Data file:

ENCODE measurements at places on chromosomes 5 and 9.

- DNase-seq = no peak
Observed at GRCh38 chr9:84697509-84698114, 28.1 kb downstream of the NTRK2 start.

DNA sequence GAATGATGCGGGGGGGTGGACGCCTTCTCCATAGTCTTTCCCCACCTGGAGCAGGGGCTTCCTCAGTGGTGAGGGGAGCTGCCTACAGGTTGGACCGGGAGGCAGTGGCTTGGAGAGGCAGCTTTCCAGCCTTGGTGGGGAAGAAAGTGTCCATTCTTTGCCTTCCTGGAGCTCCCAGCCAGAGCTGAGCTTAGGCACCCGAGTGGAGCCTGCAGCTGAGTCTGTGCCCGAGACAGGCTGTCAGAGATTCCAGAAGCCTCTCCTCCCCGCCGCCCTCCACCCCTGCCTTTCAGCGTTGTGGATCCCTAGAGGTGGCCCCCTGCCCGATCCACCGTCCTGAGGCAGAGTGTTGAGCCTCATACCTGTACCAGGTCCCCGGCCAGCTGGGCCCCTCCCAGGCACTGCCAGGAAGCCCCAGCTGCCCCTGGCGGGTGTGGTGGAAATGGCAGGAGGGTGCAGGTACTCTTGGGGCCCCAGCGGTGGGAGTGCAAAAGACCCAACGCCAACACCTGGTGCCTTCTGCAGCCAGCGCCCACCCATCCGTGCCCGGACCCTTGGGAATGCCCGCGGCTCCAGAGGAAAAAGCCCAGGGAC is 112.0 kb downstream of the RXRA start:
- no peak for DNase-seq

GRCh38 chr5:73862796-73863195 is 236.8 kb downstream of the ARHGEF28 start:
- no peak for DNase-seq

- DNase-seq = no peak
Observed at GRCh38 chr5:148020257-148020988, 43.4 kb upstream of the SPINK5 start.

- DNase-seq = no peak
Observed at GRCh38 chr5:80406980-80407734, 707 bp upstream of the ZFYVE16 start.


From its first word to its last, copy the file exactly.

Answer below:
ENCODE measurements at places on chromosomes 5 and 9.

- DNase-seq = no peak
Observed at GRCh38 chr9:84697509-84698114, 28.1 kb downstream of the NTRK2 start.

DNA sequence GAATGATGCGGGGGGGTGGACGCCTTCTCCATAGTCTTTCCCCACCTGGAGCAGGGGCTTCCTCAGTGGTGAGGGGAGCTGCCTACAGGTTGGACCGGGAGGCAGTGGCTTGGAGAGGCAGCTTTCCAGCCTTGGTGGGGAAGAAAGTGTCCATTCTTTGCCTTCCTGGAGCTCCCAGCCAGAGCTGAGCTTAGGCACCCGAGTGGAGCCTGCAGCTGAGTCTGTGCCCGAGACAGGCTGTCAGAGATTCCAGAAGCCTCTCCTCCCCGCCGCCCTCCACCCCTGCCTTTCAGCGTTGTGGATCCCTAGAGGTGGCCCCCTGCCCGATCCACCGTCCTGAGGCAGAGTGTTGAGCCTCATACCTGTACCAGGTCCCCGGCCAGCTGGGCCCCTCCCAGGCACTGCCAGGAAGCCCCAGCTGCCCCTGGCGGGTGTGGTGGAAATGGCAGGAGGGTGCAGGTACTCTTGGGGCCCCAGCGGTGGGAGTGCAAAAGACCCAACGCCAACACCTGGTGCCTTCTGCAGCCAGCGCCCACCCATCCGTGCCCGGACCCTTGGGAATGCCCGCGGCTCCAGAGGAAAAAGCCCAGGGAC is 112.0 kb downstream of the RXRA start:
- no peak for DNase-seq

GRCh38 chr5:73862796-73863195 is 236.8 kb downstream of the ARHGEF28 start:
- no peak for DNase-seq

- DNase-seq = no peak
Observed at GRCh38 chr5:148020257-148020988, 43.4 kb upstream of the SPINK5 start.

- DNase-seq = no peak
Observed at GRCh38 chr5:80406980-80407734, 707 bp upstream of the ZFYVE16 start.